13 Jun Taxis and connections
Years ago, my grandmother came to London to visit me. I was a newcomer, recently installed in a job that felt important, in an office on the South Bank, in a city that felt exciting but very strange.
I forget now how she travelled south – by plane or by train. She’d travelled across the Atlantic by boat four times in her life but had never been to London. She took a taxi to Shell Centre where I met her, eager to show her where I worked. By luck or coincidence, or even fate, the taxi driver was a Scot, from Ayrshire. She had travelled from home in Kilmarnock. They had much in common. Very possibly, he was quickly charmed by his passenger, a smartly dressed and elegantly shod septuagenarian, hair crimped into waves against her head, its generous length concealed in a tidy bun, a small ‘tam’ hat set on her head too, a neat Revelation suitcase by her side. Always something of the 1920s about her.
Yes, he must have been charmed for he took her on an hour-long gentle taxi tour of London, to all the famous landmarks of the West End, imparted his ‘knowledge’ of the sights, perhaps regaled her with stories of famous people he’d transported. Then he deposited her at the appointed place and charged her a tiny fare. Such a gentleman.
Such a dip into the past.
I was reminded of this recently. It’s rare for me to take a taxi. Last week, therefore, was an exception. I went to Edinburgh for the funeral of an old friend of my mother who had departed this world in all but the corporeal sense some years ago. She had been my babysitter when I was a wee bit thing. My connection was lifelong if, latterly, intermittent; Mum’s was 65 years and close and important and, until the last year of her life, frequent. Feeling so intensely now the loosening of the links that fasten me to Scotland, I had to go to the funeral, though I hardly knew the other mourners.
I arrived at Waverley Station in the early evening of a scintillating day. Emerged onto Market Street to see the city’s gracious skyline gleam against a deep blue sky. It seemed like a warm welcome laid on specially for me by the city of my birth. It gave me a lift. Just what I needed as I was tired and had an absurdly heavy suitcase for an overnight stay plus a bag over my shoulder and a handbag. I had packed the way you do when you’re not thinking clearly: papers and books that I had felt might want to read on the train; my laptop that I might want to use to write; two large notebooks that I might need; two different options to wear to the crematorium; two pairs of shoes. Luggage packed with indecision and uncertainty. And maybe anxiety too. Something about revisiting recent grief.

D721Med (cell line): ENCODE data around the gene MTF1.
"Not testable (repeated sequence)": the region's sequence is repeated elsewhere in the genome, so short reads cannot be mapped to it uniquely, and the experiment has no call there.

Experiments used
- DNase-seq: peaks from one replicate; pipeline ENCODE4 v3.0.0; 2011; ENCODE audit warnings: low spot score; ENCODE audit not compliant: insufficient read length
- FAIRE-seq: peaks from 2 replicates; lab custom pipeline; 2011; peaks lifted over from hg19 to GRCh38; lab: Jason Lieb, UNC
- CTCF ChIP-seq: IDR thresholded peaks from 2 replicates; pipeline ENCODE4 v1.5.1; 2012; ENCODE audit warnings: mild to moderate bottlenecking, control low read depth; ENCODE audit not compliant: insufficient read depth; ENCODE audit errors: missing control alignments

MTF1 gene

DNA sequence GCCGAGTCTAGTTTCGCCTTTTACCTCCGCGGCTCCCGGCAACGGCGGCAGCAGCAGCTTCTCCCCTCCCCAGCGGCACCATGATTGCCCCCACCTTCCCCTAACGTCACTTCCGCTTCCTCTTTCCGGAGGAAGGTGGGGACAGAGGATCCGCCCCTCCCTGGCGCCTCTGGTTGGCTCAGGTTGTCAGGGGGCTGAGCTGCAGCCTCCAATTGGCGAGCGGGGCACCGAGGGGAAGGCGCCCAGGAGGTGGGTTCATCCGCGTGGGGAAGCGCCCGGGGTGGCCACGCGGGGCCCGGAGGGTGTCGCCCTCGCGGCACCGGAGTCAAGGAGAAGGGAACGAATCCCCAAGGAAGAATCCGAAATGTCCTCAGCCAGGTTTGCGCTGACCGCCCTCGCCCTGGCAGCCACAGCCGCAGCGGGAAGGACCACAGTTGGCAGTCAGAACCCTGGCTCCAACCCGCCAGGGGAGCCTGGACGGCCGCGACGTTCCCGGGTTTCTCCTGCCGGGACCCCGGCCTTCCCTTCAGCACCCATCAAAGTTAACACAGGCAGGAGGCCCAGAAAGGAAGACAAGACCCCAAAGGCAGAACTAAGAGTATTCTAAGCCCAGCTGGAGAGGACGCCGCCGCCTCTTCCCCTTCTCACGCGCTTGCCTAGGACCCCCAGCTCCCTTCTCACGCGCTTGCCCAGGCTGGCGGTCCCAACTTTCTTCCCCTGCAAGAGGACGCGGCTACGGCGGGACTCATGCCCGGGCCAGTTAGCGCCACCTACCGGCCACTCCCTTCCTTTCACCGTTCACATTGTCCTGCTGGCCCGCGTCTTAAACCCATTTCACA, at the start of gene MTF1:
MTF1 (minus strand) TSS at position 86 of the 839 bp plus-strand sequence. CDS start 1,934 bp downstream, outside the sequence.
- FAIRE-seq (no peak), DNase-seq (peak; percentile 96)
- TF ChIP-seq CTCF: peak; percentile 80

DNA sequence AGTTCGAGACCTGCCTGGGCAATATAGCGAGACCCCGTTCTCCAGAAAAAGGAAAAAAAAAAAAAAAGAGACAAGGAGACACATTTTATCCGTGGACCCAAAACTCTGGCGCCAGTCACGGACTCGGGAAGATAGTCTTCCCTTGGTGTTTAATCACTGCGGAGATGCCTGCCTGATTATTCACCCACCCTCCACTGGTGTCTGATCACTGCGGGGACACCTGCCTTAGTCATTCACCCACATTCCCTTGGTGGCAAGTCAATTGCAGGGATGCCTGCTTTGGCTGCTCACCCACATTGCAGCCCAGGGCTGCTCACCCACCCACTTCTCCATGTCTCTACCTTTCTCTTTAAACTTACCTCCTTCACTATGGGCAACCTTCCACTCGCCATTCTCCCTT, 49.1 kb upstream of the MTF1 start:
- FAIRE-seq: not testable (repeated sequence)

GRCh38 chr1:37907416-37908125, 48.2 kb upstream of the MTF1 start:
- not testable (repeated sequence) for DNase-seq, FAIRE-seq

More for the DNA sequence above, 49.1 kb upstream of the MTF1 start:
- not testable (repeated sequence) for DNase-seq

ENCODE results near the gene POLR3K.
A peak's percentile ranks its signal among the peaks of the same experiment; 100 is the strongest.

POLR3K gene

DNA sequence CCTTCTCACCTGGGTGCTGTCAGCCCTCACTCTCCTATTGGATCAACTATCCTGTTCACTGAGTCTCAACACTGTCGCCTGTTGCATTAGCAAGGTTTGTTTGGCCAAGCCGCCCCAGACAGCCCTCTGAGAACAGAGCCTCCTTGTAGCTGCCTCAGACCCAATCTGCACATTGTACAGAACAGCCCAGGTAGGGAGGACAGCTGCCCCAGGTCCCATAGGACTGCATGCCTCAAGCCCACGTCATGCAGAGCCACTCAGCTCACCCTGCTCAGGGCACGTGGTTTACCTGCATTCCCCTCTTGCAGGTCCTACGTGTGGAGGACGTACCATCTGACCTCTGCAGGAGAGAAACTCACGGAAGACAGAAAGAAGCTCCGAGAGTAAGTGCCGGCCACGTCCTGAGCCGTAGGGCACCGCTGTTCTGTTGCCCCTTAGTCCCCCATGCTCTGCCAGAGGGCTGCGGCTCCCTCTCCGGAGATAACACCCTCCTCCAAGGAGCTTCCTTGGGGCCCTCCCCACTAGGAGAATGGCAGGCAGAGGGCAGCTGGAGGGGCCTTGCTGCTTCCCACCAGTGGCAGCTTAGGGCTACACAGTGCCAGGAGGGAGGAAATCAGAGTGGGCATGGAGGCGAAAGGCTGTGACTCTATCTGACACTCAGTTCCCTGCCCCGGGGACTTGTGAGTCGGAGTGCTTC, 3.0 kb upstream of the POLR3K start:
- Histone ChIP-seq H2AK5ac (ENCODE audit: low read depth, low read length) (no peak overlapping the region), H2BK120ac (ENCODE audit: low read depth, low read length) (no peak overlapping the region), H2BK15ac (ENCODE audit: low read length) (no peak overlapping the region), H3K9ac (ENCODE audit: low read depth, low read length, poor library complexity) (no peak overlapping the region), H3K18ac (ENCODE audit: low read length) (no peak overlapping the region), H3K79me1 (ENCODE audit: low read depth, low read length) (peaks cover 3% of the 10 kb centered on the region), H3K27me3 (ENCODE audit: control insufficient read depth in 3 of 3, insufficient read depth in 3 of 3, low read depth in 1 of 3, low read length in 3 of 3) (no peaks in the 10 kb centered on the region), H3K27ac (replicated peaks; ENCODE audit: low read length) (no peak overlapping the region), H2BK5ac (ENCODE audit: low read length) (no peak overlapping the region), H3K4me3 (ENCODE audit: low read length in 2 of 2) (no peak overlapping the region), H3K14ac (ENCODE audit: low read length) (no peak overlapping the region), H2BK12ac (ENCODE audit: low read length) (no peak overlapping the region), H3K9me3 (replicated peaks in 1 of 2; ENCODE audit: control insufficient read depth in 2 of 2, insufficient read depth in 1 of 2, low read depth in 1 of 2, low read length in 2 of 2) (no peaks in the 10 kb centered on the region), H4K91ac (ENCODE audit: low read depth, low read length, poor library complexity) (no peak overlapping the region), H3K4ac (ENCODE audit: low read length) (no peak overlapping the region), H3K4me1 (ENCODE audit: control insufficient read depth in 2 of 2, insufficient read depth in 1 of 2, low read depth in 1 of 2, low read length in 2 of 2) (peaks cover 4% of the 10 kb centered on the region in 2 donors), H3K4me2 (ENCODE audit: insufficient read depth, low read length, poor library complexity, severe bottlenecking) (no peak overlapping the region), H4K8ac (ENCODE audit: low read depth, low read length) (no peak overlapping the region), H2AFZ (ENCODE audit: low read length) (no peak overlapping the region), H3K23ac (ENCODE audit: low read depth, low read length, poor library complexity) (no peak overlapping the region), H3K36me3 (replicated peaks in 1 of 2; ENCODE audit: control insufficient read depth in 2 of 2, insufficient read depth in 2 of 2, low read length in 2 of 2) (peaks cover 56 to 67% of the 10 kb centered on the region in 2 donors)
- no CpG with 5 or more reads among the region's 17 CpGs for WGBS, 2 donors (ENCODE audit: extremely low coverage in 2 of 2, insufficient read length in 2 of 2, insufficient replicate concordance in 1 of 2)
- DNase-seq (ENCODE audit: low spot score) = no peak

I climbed into the next taxi in the line. The driver seemed unimpressed with my destination, a modest hotel just a short walk from the crematorium. It seemed to rile him for some reason. It didn’t take long to work out that he wasn’t riled, he was just a thoroughly unpleasant man. Within a minute he had launched into a diatribe about this lovely city – its streets, its council, its traffic, the roadworks, the ridiculous number of events that will take place in the city at the weekend and over the summer. During the briefest of pauses while he gesticulated at another vehicle, I ventured that all these events were possibly good for business. Off he set again – no way he would do those busy times – with roads closed, terrible traffic, demanding passengers – or maybe it’s the reasonable ones that really annoy him! I wondered about suggesting, as I parted with my £10 note and some small change carefully avoiding any hint of a tip, that he might find another profession more rewarding. But I thought the better of it.
The next day, after the funeral was finished, tea drunk and sandwiches eaten, conversations had with people I’d never met and will never meet again, leave taken of an old, old friend, I took the bus to Waverley to catch my connection back to London. Feeling a little more disconnected.